7
views
0
recommends
+1 Recommend
0 collections
    0
    shares
      • Record: found
      • Abstract: not found
      • Article: not found

      Enteral Formulas in Nutrition Support Practice : Is There a Better Choice for Your Patient?

      1 , 1

      Nutrition in Clinical Practice

      SAGE Publications

      Read this article at

      ScienceOpenPublisher
      Bookmark
          There is no author summary for this article yet. Authors can add summaries to their articles on ScienceOpen to make them more accessible to a non-specialist audience.

          Related collections

          Most cited references 43

          • Record: found
          • Abstract: found
          • Article: not found

          High-protein enteral nutrition enriched with immune-modulating nutrients vs standard high-protein enteral nutrition and nosocomial infections in the ICU: a randomized clinical trial.

          Enteral administration of immune-modulating nutrients (eg, glutamine, omega-3 fatty acids, selenium, and antioxidants) has been suggested to reduce infections and improve recovery from critical illness. However, controversy exists on the use of immune-modulating enteral nutrition, reflected by lack of consensus in guidelines. To determine whether high-protein enteral nutrition enriched with immune-modulating nutrients (IMHP) reduces the incidence of infections compared with standard high-protein enteral nutrition (HP) in mechanically ventilated critically ill patients. The MetaPlus study, a randomized, double-blind, multicenter trial, was conducted from February 2010 through April 2012 including a 6-month follow-up period in 14 intensive care units (ICUs) in the Netherlands, Germany, France, and Belgium. A total of 301 adult patients who were expected to be ventilated for more than 72 hours and to require enteral nutrition for more than 72 hours were randomized to the IMHP (n = 152) or HP (n = 149) group and included in an intention-to-treat analysis, performed for the total population as well as predefined medical, surgical, and trauma subpopulations. High-protein enteral nutrition enriched with immune-modulating nutrients vs standard high-protein enteral nutrition, initiated within 48 hours of ICU admission and continued during the ICU stay for a maximum of 28 days. The primary outcome measure was incidence of new infections according to the Centers for Disease Control and Prevention (CDC) definitions. Secondary end points included mortality, Sequential Organ Failure Assessment (SOFA) scores, mechanical ventilation duration, ICU and hospital lengths of stay, and subtypes of infections according CDC definitions. There were no statistically significant differences in incidence of new infections between the groups: 53% (95% CI, 44%-61%) in the IMHP group vs 52% (95% CI, 44%-61%) in the HP group (P = .96). No statistically significant differences were observed in other end points, except for a higher 6-month mortality rate in the medical subgroup: 54% (95% CI, 40%-67%) in the IMHP group vs 35% (95% CI, 22%-49%) in the HP group (P = .04), with a hazard ratio of 1.57 (95% CI, 1.03-2.39; P = .04) for 6-month mortality adjusted for age and Acute Physiology and Chronic Health Evaluation II score comparing the groups. Among adult patients breathing with the aid of mechanical ventilation in the ICU, IMHP compared with HP did not improve infectious complications or other clinical end points and may be harmful as suggested by increased adjusted mortality at 6 months. These findings do not support the use of IMHP nutrients in these patients. trialregister.nl Identifier: NTR2181.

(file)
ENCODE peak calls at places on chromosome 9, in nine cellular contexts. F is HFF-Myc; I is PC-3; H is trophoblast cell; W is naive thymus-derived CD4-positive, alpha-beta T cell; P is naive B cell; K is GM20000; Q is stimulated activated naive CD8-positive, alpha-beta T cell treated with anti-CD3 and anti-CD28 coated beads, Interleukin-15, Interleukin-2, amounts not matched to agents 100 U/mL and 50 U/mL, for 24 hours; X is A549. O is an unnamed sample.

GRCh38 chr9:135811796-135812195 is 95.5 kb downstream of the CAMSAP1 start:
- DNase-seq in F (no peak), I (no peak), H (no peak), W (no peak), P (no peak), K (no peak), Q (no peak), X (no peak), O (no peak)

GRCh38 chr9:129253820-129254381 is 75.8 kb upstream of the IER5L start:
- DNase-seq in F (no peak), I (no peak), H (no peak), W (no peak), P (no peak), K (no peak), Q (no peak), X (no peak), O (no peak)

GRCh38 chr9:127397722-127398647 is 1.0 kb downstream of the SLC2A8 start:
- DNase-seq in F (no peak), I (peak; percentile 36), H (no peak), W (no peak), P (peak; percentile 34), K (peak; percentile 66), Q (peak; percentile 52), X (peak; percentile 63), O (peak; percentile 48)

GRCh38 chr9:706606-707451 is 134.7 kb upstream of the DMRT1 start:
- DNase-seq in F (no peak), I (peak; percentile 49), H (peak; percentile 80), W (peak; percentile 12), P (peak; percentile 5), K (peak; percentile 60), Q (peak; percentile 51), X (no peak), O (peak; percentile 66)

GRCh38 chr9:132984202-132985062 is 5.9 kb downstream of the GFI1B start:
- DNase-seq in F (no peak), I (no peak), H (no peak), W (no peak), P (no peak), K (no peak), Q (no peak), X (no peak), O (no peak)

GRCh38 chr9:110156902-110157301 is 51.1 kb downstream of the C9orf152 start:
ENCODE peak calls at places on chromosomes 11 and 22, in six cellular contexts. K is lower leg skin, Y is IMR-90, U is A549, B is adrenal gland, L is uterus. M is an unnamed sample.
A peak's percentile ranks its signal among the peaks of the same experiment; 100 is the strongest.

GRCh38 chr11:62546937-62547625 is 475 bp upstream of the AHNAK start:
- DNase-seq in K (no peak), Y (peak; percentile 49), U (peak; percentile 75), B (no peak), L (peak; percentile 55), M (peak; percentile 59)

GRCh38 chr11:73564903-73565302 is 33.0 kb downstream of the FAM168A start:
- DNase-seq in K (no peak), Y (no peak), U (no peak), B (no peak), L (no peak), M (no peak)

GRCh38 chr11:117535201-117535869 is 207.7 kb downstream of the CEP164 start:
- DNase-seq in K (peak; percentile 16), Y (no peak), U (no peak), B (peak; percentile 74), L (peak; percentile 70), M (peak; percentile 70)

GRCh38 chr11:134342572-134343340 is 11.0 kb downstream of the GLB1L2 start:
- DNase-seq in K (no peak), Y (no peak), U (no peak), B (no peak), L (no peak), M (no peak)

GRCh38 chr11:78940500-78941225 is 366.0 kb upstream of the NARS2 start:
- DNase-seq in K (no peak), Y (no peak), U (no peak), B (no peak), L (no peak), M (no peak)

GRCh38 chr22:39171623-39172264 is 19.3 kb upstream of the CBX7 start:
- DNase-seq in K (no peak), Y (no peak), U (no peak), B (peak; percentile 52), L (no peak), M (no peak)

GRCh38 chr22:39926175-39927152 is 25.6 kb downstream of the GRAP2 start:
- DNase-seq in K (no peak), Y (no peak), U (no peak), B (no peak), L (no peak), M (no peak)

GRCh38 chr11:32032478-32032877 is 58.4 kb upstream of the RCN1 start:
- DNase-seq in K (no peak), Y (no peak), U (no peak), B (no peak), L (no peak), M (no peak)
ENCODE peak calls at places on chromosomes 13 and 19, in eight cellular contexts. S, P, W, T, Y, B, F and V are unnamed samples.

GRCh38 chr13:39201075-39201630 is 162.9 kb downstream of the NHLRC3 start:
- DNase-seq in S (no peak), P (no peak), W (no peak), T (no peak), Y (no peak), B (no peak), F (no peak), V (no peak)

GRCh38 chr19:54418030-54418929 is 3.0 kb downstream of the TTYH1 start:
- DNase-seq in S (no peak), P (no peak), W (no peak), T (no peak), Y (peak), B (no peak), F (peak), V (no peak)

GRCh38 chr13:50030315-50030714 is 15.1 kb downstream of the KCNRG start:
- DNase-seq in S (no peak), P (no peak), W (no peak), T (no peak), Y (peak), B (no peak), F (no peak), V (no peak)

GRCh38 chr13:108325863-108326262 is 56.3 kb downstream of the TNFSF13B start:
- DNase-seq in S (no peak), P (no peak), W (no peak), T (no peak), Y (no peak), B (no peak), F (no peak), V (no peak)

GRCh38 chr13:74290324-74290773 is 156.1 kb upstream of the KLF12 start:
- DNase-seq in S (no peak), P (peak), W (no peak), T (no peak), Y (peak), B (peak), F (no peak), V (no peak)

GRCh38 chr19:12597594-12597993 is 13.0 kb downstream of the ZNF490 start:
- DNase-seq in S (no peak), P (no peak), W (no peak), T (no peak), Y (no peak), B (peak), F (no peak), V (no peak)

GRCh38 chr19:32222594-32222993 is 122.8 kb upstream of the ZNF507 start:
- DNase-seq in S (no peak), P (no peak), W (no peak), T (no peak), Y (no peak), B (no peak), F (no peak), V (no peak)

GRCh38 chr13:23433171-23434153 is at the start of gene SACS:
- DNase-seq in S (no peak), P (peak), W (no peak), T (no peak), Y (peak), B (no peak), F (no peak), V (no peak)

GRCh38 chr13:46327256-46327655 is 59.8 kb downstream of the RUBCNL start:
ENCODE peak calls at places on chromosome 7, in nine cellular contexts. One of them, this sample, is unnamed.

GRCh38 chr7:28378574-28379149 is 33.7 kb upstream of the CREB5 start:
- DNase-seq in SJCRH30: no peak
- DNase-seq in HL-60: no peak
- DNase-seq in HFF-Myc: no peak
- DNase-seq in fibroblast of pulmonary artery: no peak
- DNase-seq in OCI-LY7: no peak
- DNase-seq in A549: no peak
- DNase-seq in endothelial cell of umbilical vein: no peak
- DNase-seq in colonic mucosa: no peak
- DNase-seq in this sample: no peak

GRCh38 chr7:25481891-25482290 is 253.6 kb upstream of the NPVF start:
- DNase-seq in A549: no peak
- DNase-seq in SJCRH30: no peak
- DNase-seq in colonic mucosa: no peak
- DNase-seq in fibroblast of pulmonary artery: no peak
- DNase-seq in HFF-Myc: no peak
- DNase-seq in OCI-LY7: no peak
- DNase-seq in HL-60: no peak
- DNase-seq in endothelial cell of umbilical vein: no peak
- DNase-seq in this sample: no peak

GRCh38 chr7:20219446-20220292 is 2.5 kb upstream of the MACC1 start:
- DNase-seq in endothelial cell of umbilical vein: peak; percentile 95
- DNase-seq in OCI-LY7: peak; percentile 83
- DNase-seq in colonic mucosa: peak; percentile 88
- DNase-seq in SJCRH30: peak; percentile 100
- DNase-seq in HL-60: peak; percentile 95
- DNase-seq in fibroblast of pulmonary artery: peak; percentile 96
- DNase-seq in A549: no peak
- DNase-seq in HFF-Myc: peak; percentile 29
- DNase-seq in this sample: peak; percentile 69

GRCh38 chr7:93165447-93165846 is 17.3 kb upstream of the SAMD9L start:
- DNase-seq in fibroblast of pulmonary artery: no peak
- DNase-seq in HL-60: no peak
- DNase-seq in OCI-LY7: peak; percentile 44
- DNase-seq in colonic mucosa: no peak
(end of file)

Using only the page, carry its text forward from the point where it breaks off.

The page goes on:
Bookmark
            • Record: found
            • Abstract: found
            • Article: not found

            Exclusive enteral nutritional therapy can relieve inflammatory bowel stricture in Crohn's disease.

            To examine the efficiency of exclusive enteral nutrition (EEN) in relieving inflammatory bowel stricture in patients with Crohn's disease (CD).
              Bookmark
              • Record: found
              • Abstract: found
              • Article: not found

              Polymeric versus elemental diet as primary treatment in active Crohn's disease: a randomized, double-blind trial.

              Enteral feeding is now an established primary therapy for active Crohn's disease. This first-double blind randomized trial was designed to compare the therapeutic efficacy of a polymeric diet (PD) with an elemental diet (ED).
                Bookmark

                Author and article information

                Journal
                Nutrition in Clinical Practice
                Nutr Clin Pract
                SAGE Publications
                0884-5336
                1941-2452
                November 15 2016
                October 2016
                December 2016
                : 31
                : 6
                : 709-722
                Affiliations
                [1 ]Center for Human Nutrition, Digestive Disease and Surgery Institute, Cleveland Clinic, Cleveland, Ohio, USA
                Article
                10.1177/0884533616668492
                © 2016

                Comments

                Comment on this article